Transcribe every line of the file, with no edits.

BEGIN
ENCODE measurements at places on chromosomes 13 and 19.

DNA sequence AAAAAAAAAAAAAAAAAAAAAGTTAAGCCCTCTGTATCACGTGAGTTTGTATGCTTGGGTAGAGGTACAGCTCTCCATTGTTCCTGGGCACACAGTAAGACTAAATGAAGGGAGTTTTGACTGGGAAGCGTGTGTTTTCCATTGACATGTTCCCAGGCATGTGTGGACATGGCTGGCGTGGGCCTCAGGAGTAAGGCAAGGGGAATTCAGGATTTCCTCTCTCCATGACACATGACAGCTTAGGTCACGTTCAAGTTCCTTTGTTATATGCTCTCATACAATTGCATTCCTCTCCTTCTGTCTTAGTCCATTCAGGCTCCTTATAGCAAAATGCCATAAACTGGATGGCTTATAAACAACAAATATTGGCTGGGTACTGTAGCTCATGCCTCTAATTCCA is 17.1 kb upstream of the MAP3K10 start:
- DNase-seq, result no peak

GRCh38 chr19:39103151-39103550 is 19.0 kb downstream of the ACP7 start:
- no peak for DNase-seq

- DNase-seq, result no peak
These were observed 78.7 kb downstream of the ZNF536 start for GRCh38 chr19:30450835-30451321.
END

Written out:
ENCODE measurements at places on chromosomes 13 and 19.

DNA sequence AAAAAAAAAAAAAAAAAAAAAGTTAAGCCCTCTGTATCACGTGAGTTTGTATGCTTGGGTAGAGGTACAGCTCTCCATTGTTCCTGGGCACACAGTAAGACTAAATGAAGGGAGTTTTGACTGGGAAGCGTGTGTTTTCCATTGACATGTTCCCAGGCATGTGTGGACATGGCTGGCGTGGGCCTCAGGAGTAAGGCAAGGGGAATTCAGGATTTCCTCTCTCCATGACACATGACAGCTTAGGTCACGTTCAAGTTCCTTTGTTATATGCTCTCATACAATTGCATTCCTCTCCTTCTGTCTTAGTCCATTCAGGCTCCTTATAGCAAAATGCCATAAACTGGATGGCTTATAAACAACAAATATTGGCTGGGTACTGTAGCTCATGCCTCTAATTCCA is 17.1 kb upstream of the MAP3K10 start:
- DNase-seq, result no peak

GRCh38 chr19:39103151-39103550 is 19.0 kb downstream of the ACP7 start:
- no peak for DNase-seq

- DNase-seq, result no peak
These were observed 78.7 kb downstream of the ZNF536 start for GRCh38 chr19:30450835-30451321.